Reusing old soil can save you money and improve overall soil quality. Rehabilitating old soil for reuse when potting or potting-on can have a number of advantages. Learn more about them here.
REUSING OLD SOIL TO GROW CANNABIS
Unless there has been a disease or invasion of some kind, there is no need to buy new soil every time you want to pot a cannabis plant or repot existing plants. Simply reuse the old stuff. Revitalising and reusing old soil is easy and a great money saver.
Marijuana is a notorious glutton for nutrients of all kinds; nitrogen-hungry during vegetation and calcium and magnesium-demanding during flowering, cannabis will always leave soil depleted. With that said, there are numerous benefits cannabis provides as well; the roots fluff out and the overall soil structure is improved upon. Such is one of the many upsides to growing cannabis.
ONE STEP AHEAD
By keeping soil healthy to begin with, you can prevent the need for its radical rehabilitation prior to reusing. Regular fertilising, composting, and mulching of potted plants with ensure healthy soil at every stage of its life. When well-cared-for soil maintains its health, friability, water penetration and retention, it needs little modification when reused.
Companion planting also helps keep soil healthy, vital, and disease-free. When doing this, however, it’s advisable to plant in a bigger pot than necessary to allow room for companion plants to grow. A simple alfalfa, clover, and marigold mix will provide manifold benefits to plant and soil health.
OLD SOIL CAN BE REUSED
Uncared for and stressed soils will require amending prior to reuse. The soil may become hydrophobic, completely exhausted of nutrients and minerals, or with a collapsed structure. Soil that has been left to bake in the sun will certainly be leached of nutrients and will need to be modified.
MAKE SURE TO BE CLEAN
If your soil was invaded by a pathogen or is quite unhealthy for whatever reason, the best thing to do is simply put the soil in a bag and discard. Mixing it into garden beds or working it into compost could spread the pathogen to your whole garden. Sometimes, diseases can linger in soil even after you think they’ve left. This is true for several species of mite, fungus, gnat, and rot. Reusing the soil will certainly infect the new occupant. Be sure to wash your hands before touching healthy soil and plants. Wash the pots as well in warm, soapy water to ensure the vector has been scrubbed away.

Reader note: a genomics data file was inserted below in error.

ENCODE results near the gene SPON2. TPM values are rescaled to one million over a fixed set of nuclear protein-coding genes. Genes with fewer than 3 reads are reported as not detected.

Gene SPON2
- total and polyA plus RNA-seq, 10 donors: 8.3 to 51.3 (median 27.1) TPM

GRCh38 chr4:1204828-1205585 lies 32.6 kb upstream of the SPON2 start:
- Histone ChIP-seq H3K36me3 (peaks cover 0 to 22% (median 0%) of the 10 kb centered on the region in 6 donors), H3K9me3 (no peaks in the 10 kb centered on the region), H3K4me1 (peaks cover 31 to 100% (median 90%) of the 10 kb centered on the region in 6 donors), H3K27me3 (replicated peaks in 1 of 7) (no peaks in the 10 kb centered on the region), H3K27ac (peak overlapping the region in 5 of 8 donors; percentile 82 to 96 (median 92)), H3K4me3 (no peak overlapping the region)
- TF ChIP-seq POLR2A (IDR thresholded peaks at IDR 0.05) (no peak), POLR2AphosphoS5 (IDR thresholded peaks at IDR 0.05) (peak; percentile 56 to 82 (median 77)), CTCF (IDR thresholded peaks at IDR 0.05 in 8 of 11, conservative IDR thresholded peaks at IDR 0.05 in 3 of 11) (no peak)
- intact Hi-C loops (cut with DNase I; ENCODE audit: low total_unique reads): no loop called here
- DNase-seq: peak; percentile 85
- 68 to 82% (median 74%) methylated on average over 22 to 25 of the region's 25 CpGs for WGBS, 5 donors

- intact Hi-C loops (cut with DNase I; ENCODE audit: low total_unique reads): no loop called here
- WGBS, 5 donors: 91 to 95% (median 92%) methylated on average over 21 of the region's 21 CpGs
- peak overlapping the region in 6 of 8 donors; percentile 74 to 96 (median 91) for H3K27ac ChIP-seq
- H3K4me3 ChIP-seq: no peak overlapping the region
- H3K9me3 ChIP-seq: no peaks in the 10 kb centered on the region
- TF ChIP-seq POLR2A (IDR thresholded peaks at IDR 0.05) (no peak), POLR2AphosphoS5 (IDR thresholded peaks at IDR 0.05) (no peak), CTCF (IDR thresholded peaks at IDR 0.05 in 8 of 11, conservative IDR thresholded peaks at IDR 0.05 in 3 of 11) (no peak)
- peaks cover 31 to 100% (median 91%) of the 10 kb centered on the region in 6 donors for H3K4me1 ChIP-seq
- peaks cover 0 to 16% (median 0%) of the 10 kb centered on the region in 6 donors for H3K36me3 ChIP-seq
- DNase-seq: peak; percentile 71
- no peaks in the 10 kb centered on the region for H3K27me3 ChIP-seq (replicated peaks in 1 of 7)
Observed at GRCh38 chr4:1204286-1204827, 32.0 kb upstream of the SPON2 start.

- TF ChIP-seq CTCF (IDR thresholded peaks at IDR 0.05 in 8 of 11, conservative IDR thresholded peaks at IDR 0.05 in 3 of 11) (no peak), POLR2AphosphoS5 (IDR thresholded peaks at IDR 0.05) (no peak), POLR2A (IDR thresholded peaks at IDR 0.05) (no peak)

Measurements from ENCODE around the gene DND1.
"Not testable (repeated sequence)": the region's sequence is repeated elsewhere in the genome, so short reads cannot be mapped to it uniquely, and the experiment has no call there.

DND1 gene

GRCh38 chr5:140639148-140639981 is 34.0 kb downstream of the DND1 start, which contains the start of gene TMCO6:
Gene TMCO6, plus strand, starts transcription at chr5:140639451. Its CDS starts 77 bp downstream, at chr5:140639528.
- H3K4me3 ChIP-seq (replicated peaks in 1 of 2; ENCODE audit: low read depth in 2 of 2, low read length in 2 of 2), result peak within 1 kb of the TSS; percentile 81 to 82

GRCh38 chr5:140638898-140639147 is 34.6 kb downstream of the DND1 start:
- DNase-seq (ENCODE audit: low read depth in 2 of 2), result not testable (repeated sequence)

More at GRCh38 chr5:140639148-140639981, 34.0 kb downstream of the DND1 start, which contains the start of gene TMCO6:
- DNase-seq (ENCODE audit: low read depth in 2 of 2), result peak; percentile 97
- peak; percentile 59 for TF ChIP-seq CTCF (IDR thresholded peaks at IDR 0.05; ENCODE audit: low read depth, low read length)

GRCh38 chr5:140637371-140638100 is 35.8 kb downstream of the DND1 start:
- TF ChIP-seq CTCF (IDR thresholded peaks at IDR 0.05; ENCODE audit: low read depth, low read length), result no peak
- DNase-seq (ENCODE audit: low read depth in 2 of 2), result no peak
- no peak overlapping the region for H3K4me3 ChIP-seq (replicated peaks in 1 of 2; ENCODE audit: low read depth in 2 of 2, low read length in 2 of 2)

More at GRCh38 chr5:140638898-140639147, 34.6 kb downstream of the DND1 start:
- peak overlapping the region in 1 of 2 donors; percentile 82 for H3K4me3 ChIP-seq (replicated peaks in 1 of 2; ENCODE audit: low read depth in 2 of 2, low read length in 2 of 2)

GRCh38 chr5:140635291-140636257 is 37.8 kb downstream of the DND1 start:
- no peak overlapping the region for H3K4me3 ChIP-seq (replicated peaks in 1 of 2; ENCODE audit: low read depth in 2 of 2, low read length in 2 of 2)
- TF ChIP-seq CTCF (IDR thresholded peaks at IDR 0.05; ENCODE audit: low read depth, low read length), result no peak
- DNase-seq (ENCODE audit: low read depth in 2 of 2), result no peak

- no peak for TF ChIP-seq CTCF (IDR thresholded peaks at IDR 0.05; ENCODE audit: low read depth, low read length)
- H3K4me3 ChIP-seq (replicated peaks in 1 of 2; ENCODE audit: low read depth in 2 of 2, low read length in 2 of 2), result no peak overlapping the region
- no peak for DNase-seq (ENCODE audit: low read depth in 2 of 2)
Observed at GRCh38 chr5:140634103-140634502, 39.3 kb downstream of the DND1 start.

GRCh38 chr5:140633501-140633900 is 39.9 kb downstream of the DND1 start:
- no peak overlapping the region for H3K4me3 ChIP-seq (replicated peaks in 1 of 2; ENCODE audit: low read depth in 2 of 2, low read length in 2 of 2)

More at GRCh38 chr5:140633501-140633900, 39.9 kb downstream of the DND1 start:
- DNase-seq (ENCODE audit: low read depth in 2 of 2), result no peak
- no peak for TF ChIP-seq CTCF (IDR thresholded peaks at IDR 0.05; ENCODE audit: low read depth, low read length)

WEED NOT WEEDS
Pasteurising old soil is a way to get rid of a number of unfriendlies. Grass and weed seeds, insect eggs, and fungal spores can all be killed by putting the old soil in a black garbage bag, then leaving it to bake in the sun for an afternoon. The heat will pasteurise the soil to be ready for use. It will also kill most of the friendly biota, so you are committed to soil-amending once you decide to pasteurise. Bake in the sun before amending so you don’t kill all the friendlies you add.
REDUCE, RECYCLE, REHABILITATE
Before reusing soil, it must have its texture and fertility improved.
The quickest route to healthier soil is to add 50:50 new potting mix to the old soil. Commercial potting mixes have the disadvantage of drying out quickly and they tend to be compact and have poor structure. They can be expensive, especially if you have a few pots to fill. They do, however, have the advantage of being an instantaneous solve to poor-quality soil and take little effort.
Depending on your outlook towards organic soil structure, you might not like the idea of wetting agents and crystals, slow-release industrially-sourced fertilisers, or hormone enhancements. Perhaps a more hands-on approach to the mystic potion for bigger buds is what you prefer. These ingredient guidelines will ensure you make a rich and well-draining, life-enhancing soil.
Adding compost is the most natural solution to improving soil. A 30:70 mix of compost will provide much needed nutrients and structure to depleted soil. If you are not a composter, there are commercial composts available.
- If you would rather make your own organic soil, try this recipe: Volume for volume, add presoaked coco coir, coarse sphagnum moss, or peat moss to the depleted soil.
- Add vermiculite, perlite, or course sand until friable. Perlite increases the surface area for friendly bacteria particularly well.
- Add compost, bat guano, worm castings, blood and bone, or old mushroom compost to provide essential nutrients.
- Add crushed rock dust, dolomite, epsom salts, and molasses to provide a range of vitamins and minerals.
- Adding a splash of microorganisms to any soil mix is beneficial. Burgeoning colonies of beneficial root bacteria make plants hardy in the face of weather and disease, pests, and poor pH. They also help decompose old roots into beneficial compounds for new plant growth.
- Alternatively, old soil can be reused in other ways:
- Add it to compost
- Dig it into garden beds
- Fill holes and divots in your yard
- Add to the bottom of planting holes
Building higher-quality soil with organic matter reduces plant stress, improves disease resistance, and saves you money. Well-structured soil retains water, yet drains well and promotes a healthy root zone. This optimises healthy growth for the life of the plant. Add slow-release fertiliser pellets or water monthly with a liquid fertiliser like fish or seaweed emulsion. Regular maintenance means the soil will need less attention next time it is reused.